The above story is based on materials provided by James Cook University. Note: Materials may be edited for content and length.


Cite This Page:

James Cook University. "Economic Crisis, Civil War And Tsunami No Problem If Reefs Well Managed." ScienceDaily. ScienceDaily, 29 September 2006. <www.sciencedaily.com/releases/2006/09/060927094539.htm>.
James Cook University. (2006, September 29). Economic Crisis, Civil War And Tsunami No Problem If Reefs Well Managed. ScienceDaily. Retrieved April 24, 2014 from www.sciencedaily.com/releases/2006/09/060927094539.htm
James Cook University. "Economic Crisis, Civil War And Tsunami No Problem If Reefs Well Managed." ScienceDaily. www.sciencedaily.com/releases/2006/09/060927094539.htm (accessed April 24, 2014).

Share This



More Earth & Climate News

Thursday, April 24, 2014

Featured Research

from universities, journals, and other organizations


Featured Videos

from AP, Reuters, AFP, and other news services

Deadly Fungus Killing Bats, Spreading in US

Deadly Fungus Killing Bats, Spreading in US

AP (Apr. 24, 2014) A disease that has killed more than six million cave-dwelling bats in the United States is on the move and wildlife biologists are worried. White Nose Syndrome, discovered in New York in 2006, has now spread to 25 states. (April 24) Video provided by AP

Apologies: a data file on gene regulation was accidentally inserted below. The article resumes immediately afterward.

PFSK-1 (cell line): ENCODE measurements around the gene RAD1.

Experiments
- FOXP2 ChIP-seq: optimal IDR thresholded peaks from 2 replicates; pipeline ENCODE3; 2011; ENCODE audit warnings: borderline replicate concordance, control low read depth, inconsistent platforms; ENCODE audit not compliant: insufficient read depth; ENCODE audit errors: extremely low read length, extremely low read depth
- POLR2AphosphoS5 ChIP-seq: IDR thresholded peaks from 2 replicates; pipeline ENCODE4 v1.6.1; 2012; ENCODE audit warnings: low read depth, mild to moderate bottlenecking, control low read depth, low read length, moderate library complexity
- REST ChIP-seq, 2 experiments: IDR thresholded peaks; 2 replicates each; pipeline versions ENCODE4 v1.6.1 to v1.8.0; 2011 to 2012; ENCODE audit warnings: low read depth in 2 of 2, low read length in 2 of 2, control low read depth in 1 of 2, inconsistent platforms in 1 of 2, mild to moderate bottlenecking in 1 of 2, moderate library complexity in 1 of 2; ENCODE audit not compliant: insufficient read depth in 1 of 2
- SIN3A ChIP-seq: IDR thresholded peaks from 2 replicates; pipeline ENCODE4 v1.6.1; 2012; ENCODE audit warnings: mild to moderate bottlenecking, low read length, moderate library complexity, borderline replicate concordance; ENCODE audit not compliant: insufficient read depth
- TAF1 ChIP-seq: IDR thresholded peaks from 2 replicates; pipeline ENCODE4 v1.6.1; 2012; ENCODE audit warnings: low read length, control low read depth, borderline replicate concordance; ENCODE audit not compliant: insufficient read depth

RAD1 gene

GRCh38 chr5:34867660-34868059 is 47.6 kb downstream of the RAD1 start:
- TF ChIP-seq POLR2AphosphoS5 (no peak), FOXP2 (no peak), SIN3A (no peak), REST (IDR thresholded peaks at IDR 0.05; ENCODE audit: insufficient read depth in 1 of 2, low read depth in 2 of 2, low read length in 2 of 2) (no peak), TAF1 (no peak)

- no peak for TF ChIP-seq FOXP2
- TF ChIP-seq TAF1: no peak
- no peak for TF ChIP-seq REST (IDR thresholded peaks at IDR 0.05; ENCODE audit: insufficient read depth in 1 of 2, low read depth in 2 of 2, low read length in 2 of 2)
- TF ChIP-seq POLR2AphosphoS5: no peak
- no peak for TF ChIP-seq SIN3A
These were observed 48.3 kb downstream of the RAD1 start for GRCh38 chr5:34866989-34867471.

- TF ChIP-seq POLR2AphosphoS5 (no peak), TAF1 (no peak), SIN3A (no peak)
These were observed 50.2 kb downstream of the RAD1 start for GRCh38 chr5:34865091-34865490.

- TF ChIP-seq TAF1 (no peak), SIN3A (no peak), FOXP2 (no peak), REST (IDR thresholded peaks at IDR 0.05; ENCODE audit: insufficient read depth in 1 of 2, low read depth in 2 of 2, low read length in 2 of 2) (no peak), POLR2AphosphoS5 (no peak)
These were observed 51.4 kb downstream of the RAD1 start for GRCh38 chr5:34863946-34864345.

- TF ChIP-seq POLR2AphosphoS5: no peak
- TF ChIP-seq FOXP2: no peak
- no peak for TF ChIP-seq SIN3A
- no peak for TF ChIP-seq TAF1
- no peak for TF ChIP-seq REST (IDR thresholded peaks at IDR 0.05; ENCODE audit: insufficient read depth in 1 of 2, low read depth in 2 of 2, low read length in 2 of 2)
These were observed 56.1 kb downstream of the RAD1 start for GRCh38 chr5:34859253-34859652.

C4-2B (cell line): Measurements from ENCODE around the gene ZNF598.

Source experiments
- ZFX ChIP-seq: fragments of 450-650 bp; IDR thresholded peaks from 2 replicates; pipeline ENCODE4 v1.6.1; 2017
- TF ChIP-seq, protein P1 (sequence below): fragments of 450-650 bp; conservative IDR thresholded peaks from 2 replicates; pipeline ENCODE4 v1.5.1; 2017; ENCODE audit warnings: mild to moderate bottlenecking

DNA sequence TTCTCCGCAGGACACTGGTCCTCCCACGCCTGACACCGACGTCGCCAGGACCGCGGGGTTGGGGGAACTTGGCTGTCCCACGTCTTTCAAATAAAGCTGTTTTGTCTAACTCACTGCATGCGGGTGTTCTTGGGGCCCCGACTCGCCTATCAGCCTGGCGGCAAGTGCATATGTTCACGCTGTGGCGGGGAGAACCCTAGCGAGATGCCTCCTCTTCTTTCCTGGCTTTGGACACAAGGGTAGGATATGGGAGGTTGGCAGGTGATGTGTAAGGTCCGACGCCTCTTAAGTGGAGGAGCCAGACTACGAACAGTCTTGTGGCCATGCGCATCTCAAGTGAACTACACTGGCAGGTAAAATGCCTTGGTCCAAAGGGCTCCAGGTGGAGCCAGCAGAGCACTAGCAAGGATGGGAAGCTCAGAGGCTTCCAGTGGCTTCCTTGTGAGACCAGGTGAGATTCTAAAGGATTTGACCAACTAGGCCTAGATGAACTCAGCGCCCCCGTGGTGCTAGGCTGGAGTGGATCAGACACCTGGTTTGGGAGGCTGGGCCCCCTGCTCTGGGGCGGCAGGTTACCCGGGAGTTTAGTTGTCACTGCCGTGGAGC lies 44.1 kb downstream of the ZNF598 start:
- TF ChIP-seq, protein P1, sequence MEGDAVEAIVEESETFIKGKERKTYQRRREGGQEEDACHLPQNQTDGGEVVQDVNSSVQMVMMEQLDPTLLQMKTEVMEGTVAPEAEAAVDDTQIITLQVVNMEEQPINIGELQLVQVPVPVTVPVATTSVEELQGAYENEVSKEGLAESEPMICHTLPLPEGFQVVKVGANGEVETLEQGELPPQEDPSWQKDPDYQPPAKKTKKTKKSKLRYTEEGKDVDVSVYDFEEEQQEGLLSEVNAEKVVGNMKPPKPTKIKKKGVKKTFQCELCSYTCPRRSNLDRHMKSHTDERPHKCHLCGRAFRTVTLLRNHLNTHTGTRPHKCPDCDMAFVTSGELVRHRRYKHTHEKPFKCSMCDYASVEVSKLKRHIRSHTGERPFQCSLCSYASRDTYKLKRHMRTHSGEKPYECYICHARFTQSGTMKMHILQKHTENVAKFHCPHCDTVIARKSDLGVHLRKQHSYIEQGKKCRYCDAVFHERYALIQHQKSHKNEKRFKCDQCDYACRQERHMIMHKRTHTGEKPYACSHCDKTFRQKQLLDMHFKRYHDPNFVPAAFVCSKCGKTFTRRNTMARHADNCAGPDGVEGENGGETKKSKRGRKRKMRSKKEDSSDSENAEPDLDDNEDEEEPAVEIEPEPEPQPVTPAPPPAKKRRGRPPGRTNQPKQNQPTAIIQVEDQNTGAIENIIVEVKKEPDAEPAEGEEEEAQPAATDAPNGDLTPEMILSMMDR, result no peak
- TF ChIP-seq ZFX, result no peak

Powered by NewsLook.com
New Pictures of Ship That Sank in 1888

New Pictures of Ship That Sank in 1888

AP (Apr. 24, 2014) Federal researchers have released new images of the City of Chester, a steamship that sank in San Francisco Bay in 1888. Researchers recently found the shipwreck while mapping shipping routes. (April 24) Video provided by AP
Powered by NewsLook.com
Risk of Asteroid Hitting Earth Higher Than Thought, Study Shows

Risk of Asteroid Hitting Earth Higher Than Thought, Study Shows

Reuters - US Online Video (Apr. 23, 2014) A group of space explorers say the chance of a city-obliterating asteroid striking Earth is higher than scientists previously believed. Deborah Gembara reports. Video provided by Reuters
Powered by NewsLook.com
UN Joint Mission Starts Removing Landmines in Cyprus

UN Joint Mission Starts Removing Landmines in Cyprus

AFP (Apr. 23, 2014) The UN mission in Cyprus (UNFICYP) led a mine clearance demonstration on Wednesday in the UN-controlled buffer zone where demining operations are being conducted near the Cypriot village of Mammari. Duration: 01:00 Video provided by AFP
Powered by NewsLook.com

Search ScienceDaily

Number of stories in archives: 140,361

Find with keyword(s):
Enter a keyword or phrase to search ScienceDaily for related topics and research stories.

Save/Print:
Share:

Breaking News:
from the past week

In Other News

... from NewsDaily.com

Science News

Health News

Environment News

Technology News



Save/Print:
Share:

Free Subscriptions


Get the latest science news with ScienceDaily's free email newsletters, updated daily and weekly. Or view hourly updated newsfeeds in your RSS reader:

Get Social & Mobile


Keep up to date with the latest news from ScienceDaily via social networks and mobile apps:

Have Feedback?


Tell us what you think of ScienceDaily -- we welcome both positive and negative comments. Have any problems using the site? Questions?
Mobile: iPhone Android Web
Follow: Facebook Twitter Google+
Subscribe: RSS Feeds Email Newsletters
Latest Headlines Health & Medicine Mind & Brain Space & Time Matter & Energy Computers & Math Plants & Animals Earth & Climate Fossils & Ruins